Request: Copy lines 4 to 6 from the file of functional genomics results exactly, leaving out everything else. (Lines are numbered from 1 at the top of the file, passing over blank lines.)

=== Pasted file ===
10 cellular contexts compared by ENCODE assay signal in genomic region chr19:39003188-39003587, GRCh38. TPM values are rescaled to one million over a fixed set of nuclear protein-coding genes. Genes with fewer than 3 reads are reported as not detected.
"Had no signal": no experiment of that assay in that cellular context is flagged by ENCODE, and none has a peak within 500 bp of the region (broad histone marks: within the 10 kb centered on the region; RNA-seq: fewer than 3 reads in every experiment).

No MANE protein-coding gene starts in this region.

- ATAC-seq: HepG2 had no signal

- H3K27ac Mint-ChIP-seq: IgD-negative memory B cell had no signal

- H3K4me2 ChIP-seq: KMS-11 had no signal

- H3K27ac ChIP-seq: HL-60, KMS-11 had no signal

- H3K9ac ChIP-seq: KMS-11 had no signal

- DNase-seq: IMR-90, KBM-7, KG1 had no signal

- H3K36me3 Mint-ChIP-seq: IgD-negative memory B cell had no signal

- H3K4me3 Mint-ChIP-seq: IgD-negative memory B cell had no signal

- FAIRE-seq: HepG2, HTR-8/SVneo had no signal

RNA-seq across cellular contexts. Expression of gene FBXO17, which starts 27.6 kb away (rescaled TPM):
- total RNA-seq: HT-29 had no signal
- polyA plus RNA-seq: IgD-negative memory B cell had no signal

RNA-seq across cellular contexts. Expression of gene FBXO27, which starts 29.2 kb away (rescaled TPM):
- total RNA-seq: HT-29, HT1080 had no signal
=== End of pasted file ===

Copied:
- ATAC-seq: HepG2 had no signal

- H3K27ac Mint-ChIP-seq: IgD-negative memory B cell had no signal

- H3K4me2 ChIP-seq: KMS-11 had no signal